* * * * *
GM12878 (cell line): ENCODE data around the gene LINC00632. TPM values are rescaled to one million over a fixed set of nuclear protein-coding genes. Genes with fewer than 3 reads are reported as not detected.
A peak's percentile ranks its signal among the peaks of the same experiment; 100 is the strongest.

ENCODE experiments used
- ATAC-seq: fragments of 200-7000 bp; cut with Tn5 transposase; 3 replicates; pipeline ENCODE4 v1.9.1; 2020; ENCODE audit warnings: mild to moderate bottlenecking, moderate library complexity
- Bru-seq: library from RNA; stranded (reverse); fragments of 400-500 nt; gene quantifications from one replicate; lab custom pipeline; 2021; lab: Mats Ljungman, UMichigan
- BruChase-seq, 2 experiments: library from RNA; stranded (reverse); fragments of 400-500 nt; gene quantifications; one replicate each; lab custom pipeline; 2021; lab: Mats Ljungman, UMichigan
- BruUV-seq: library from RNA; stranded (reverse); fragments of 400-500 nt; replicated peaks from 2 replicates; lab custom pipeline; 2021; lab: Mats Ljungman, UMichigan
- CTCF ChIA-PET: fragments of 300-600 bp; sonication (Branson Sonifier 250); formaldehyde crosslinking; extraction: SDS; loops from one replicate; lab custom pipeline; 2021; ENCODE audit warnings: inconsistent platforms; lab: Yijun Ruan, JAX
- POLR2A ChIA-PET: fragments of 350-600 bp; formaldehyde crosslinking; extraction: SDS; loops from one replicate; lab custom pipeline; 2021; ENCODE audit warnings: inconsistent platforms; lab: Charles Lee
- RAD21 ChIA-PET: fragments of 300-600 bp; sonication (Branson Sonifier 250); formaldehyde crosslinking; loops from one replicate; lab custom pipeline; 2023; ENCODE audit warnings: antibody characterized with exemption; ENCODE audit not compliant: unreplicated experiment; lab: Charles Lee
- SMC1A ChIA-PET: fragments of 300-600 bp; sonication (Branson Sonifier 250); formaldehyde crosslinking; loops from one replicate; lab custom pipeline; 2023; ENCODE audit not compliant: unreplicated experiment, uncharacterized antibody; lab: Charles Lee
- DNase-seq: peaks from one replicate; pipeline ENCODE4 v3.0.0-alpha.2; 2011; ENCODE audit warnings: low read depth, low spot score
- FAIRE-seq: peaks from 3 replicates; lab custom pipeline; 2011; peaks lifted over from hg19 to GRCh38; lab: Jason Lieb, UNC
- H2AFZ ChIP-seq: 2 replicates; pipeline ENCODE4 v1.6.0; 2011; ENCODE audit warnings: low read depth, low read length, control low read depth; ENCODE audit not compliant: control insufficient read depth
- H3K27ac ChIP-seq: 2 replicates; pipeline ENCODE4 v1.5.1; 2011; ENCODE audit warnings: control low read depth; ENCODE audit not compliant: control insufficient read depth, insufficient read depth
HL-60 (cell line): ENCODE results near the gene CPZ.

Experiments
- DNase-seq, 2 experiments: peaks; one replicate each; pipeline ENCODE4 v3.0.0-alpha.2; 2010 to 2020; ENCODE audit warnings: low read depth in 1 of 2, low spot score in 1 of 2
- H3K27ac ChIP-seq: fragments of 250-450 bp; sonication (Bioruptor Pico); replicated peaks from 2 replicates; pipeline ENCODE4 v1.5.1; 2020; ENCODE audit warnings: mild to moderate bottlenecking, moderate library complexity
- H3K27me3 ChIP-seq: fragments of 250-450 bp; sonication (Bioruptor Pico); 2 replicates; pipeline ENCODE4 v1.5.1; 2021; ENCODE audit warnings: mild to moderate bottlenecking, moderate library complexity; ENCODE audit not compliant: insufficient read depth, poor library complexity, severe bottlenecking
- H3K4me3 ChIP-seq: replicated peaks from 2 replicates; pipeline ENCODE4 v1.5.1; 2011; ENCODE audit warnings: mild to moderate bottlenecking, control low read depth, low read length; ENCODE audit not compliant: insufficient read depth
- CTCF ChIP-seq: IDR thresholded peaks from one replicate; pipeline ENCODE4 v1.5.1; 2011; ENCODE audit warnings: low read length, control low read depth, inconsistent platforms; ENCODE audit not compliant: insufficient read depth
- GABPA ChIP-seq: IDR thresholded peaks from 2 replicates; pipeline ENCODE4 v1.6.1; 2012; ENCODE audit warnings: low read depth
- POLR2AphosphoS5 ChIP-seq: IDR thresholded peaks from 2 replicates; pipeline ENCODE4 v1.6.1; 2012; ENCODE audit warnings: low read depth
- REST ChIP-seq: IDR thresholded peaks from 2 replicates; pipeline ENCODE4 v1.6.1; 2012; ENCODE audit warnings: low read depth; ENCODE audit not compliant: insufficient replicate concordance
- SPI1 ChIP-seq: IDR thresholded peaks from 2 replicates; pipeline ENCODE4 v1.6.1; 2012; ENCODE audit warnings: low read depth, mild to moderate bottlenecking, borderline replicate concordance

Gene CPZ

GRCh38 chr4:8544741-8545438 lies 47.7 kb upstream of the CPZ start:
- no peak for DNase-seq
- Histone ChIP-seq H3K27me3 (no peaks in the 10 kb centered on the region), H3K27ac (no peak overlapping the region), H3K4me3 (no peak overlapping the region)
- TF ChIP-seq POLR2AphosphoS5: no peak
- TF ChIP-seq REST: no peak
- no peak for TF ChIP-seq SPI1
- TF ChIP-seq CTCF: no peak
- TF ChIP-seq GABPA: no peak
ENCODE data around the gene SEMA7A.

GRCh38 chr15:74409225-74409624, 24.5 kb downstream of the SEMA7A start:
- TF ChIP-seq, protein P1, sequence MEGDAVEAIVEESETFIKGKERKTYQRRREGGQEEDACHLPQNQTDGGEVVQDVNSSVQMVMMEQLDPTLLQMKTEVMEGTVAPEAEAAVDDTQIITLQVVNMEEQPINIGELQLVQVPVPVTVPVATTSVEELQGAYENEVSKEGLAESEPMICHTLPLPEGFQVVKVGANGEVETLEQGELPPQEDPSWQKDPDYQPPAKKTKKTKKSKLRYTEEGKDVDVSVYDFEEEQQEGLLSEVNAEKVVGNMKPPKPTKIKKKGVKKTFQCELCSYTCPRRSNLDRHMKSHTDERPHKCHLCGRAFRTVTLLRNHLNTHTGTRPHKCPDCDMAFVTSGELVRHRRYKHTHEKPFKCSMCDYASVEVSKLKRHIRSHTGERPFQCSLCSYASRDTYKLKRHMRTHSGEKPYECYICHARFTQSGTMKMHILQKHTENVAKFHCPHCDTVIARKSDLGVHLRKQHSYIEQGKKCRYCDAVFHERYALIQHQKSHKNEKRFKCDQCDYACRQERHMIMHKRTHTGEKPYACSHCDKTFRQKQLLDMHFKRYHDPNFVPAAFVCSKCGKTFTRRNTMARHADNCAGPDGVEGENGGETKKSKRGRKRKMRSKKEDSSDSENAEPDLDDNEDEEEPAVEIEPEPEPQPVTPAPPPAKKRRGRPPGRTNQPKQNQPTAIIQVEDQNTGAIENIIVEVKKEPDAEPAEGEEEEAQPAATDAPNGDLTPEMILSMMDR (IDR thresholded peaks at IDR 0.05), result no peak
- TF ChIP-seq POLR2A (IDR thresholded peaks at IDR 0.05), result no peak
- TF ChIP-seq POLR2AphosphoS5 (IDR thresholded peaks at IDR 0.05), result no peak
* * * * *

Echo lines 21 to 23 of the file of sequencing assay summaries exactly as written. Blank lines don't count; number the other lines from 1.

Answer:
- H3K4me3 ChIP-seq: replicated peaks from 2 replicates; pipeline ENCODE4 v1.5.1; 2011; ENCODE audit warnings: mild to moderate bottlenecking, control low read depth, low read length; ENCODE audit not compliant: insufficient read depth
- CTCF ChIP-seq: IDR thresholded peaks from one replicate; pipeline ENCODE4 v1.5.1; 2011; ENCODE audit warnings: low read length, control low read depth, inconsistent platforms; ENCODE audit not compliant: insufficient read depth
- GABPA ChIP-seq: IDR thresholded peaks from 2 replicates; pipeline ENCODE4 v1.6.1; 2012; ENCODE audit warnings: low read depth